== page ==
I remember being in 6th grade and watching some cheesy family movie where the princess fell in love with some peasant shlub and they lived happily ever after. I remember the film stirring up longings within me for that same kind of whimsical romance. I wanted a beautiful and innocent mademoiselle to fall helplessly into my arms after I had heroically come to her rescue, whatever form that took.
Over the years, Hollywood continued to program my desires. I remember movies (tacky as they were) like Fever Pitch, Serendipity, and literally hundreds more which taught me that all my problems would be solved once I met the right girl, fell head over heels in love, hit a rough patch where we didn’t talk for a minute, then came rushing back together to live indefinitely in a state of heavenly bliss.
Yes, once that happened I would be good.
So I eagerly waited. I knew in the depths of my being that one glorious day, God would orchestrate a meet cute, and I only wondered when and where. Would she walk in the door of a coffee shop with an adorable lost expression on her face, or would she happen to sit next to me on the airplane? The options were endless.
But the troubles this presented me were manifold.
For starters, the romance film industry programmed me to believe there is one perfect woman out there for me, and all I have to do is meet her. According to the criterion plot line, we have everything in common and enjoy the same hobbies. (Of course, there are the cute discrepancies which cause cute little arguments, but those can be overlooked.)
But there are no perfect women. And I am as far from a perfect man as you can get before you start getting into the “Murderous Dictator & Collegiate Rapist” categories.
I also failed to account for insecurities arising, both in myself and in others. I overlooked more base factors such as farts, B.O., and faint moustache hairs. I didn’t think about how the timing is usually bad, and she’s going home for the summer. I didn’t think about arguments and disagreements, and how my anger can boil over.
All that is to say, my ideas of marriage, and life in general, were programmed into me by the media. The media did not simply influence my thinking about these things; it literally reprogrammed me.
I’m going to repeat that once more just to be clear: The things we allow into our minds rearrange our desires, and even create new ones that were not there before.
I’ve been reading a book lately called You Are What You Love by James K.A. Smith, and it is reshaping the way I think. It is mind-boggling. Buy it. Smith explores our desires, and what shapes them, and I have been able to identify certain desires in my life that have been programmed into me, with an idyllic image of marriage being at the top of the list.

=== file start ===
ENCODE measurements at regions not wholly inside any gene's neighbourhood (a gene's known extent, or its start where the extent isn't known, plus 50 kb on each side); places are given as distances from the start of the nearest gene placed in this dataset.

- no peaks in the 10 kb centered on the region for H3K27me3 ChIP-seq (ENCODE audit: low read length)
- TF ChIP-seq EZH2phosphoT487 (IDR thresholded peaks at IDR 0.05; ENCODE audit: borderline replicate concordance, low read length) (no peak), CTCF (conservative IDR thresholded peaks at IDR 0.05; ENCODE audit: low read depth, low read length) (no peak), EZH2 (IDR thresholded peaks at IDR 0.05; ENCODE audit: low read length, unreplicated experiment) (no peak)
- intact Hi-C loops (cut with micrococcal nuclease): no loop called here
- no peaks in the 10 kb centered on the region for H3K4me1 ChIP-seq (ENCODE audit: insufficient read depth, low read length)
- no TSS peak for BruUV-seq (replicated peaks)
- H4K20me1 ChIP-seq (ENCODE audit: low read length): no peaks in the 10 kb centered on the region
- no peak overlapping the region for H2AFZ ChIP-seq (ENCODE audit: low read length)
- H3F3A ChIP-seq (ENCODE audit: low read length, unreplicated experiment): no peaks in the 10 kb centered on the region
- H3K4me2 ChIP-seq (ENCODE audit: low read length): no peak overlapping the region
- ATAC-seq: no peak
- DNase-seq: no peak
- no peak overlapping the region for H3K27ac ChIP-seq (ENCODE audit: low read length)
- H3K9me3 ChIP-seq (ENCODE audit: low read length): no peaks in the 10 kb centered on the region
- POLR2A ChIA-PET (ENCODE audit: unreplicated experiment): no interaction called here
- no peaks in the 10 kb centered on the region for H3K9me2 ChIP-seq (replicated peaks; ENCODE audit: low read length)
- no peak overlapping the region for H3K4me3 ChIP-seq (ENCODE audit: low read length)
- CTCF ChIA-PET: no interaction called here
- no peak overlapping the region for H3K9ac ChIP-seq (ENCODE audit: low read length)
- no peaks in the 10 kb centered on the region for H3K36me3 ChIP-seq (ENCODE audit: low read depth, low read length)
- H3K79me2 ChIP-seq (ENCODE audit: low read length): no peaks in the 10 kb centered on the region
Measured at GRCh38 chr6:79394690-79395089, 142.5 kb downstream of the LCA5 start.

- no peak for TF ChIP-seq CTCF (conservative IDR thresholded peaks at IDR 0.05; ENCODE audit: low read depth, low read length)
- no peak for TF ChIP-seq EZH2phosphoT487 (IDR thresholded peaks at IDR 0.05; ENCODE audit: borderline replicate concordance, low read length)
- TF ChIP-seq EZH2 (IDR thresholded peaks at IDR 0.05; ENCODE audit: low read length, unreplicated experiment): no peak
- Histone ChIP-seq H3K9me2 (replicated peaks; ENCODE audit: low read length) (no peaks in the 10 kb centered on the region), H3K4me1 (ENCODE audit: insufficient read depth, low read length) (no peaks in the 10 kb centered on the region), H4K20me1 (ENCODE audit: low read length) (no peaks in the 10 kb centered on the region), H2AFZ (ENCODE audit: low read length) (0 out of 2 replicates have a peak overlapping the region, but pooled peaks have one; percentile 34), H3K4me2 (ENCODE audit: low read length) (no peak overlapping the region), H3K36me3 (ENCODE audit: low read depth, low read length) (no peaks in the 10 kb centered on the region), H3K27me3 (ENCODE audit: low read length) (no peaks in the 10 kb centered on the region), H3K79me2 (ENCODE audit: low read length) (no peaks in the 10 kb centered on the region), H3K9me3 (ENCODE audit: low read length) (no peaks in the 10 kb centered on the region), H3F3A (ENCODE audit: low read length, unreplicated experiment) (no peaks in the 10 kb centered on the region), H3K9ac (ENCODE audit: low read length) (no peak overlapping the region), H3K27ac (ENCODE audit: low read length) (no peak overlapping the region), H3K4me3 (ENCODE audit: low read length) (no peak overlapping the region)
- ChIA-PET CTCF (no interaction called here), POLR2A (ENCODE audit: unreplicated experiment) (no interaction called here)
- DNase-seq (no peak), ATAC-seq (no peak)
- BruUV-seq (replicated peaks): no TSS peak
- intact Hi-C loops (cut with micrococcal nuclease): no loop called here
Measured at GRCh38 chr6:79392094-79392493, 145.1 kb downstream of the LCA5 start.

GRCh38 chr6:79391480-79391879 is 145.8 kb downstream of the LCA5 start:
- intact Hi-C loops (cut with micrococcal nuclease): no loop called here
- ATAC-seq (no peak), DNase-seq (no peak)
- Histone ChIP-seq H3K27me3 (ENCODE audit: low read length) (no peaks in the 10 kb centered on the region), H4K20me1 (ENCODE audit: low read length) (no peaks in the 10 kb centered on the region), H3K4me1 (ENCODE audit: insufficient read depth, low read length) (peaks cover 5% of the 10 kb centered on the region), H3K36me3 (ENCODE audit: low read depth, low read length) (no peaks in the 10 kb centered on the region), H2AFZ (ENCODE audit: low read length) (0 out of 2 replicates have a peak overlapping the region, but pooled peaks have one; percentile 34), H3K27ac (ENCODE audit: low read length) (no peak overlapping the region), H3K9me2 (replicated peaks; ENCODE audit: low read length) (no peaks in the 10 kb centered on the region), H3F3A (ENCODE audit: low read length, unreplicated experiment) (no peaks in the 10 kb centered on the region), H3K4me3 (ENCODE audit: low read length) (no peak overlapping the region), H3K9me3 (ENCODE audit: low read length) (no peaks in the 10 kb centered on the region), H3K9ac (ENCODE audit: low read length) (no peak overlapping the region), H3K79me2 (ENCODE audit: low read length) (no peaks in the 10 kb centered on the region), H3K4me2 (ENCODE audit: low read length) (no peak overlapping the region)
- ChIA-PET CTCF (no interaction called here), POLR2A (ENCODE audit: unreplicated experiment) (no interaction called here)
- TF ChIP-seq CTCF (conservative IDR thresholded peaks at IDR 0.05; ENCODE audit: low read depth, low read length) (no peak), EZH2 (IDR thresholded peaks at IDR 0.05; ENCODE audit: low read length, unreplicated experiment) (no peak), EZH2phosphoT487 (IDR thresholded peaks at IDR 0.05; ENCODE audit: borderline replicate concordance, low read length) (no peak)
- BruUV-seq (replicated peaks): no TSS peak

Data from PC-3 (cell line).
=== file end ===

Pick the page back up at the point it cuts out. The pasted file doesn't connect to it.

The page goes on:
Marriage became something I looked forward to, to the degree that I couldn’t be happy until there was a woman in my life.
And apparently, I was not the only one to buy into this. Look at the number of people on Tinder, eHarmony and the like. The dating industry rakes in over $1.4 billion a year. A lot of us seem to feel lonely and think a relationship (even a one-night relationship) will fill in the gaps.
There is no place in the Bible that points to marriage as the source of our satisfaction and fulfillment, yet we Christians are terribly guilty of elevating marriage to a source of satisfaction.
A friend once told me, “If you’re not happy as a single person, you won’t be happy as a married person.” Marriage was not invented as a means of solving all your personal issues. If anything, it will likely bring to light more issues that lie dormant beneath the surface.
Marriage is a reflection of the gospel; of God’s relationship to His people. It is a covenant. It is living in a perpetual state of forgiveness. It is not a happily-ever-after utopia where all your problems are vanquished.
Recently, however, I decided that I don’t want to wait until marriage. . .(long pause). . .to be happy.
I can enjoy the friends I have right now rather than wish I had someone more than a friend. I can buy a house by myself. I can pursue hobbies like painting, dancing or snake charming on my own. (Insert cheesy inspirational line about how doing the things you love will lead you to ‘The One’ you’re supposed to be with. Then stop and think about how even that sentiment reflects how deeply you have been programmed to see marriage as the ultimate destination.)